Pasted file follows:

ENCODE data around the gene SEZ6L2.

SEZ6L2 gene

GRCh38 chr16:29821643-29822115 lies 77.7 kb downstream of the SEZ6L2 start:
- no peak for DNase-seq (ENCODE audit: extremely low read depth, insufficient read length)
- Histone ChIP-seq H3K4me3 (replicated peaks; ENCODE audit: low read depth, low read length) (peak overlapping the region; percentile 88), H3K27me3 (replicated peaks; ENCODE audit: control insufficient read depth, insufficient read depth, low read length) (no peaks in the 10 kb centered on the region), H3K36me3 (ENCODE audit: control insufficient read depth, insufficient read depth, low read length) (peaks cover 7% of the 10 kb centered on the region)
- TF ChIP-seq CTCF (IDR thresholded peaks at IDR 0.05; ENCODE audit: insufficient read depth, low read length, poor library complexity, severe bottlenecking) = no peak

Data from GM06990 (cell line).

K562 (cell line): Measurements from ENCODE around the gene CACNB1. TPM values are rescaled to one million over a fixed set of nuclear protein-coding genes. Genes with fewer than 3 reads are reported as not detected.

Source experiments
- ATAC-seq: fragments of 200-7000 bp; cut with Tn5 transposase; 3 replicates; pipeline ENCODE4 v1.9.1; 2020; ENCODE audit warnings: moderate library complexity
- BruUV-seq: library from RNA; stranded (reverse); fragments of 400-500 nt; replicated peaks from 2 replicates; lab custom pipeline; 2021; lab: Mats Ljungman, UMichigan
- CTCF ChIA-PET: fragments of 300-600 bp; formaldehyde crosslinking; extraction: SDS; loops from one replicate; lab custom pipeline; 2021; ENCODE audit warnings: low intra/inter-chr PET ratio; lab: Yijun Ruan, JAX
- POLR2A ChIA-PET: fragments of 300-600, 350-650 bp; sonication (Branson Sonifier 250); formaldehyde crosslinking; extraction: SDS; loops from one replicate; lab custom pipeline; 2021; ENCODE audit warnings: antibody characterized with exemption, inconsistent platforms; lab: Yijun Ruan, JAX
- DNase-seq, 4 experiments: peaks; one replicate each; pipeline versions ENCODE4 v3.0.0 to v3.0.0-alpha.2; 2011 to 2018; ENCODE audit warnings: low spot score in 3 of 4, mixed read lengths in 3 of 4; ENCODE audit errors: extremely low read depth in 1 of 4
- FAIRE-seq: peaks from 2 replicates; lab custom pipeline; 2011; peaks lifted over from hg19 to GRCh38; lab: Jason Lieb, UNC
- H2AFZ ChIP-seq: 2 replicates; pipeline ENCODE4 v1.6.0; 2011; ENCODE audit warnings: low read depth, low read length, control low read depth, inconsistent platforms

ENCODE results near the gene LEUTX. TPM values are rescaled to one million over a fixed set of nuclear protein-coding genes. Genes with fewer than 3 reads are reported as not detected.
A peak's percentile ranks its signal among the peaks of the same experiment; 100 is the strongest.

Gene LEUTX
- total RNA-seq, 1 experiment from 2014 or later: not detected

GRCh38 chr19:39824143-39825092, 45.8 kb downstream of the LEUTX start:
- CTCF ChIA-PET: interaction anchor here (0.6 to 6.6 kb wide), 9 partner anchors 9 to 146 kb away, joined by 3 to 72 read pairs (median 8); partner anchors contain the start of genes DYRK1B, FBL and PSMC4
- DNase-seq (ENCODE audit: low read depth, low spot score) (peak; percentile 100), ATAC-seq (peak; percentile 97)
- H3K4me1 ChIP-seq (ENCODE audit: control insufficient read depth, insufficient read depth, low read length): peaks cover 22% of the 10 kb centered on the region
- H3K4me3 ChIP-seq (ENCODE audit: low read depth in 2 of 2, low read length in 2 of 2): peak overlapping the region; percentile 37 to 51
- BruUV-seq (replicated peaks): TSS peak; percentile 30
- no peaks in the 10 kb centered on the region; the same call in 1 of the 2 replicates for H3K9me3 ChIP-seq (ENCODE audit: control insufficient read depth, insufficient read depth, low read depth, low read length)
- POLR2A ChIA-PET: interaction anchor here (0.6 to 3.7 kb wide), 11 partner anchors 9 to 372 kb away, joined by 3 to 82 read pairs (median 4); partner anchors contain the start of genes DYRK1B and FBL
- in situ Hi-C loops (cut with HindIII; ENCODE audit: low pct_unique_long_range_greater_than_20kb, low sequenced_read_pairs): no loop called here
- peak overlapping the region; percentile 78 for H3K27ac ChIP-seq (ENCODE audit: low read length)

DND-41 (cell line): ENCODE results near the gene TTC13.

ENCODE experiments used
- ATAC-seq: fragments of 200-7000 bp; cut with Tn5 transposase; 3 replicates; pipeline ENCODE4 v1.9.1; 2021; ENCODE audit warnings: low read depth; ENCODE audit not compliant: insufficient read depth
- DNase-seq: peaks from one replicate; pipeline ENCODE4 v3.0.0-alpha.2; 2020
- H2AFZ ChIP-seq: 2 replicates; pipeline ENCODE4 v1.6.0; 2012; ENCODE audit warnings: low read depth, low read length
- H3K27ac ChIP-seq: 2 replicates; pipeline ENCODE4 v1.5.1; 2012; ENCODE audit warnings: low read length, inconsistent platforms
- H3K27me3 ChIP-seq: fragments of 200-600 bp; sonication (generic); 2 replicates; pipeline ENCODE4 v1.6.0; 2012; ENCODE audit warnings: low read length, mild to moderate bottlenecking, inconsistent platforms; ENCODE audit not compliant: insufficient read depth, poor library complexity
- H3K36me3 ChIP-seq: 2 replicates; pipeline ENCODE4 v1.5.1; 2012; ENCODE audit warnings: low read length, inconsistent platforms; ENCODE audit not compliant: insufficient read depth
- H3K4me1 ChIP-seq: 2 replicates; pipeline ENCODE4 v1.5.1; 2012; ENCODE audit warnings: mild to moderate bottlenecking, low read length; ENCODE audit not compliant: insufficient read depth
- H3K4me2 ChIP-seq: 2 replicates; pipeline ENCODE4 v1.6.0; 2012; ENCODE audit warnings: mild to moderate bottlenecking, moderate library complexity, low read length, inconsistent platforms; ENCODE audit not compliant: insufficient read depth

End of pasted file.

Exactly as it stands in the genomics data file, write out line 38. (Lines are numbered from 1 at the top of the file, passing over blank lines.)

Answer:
- H3K36me3 ChIP-seq: 2 replicates; pipeline ENCODE4 v1.5.1; 2012; ENCODE audit warnings: low read length, inconsistent platforms; ENCODE audit not compliant: insufficient read depth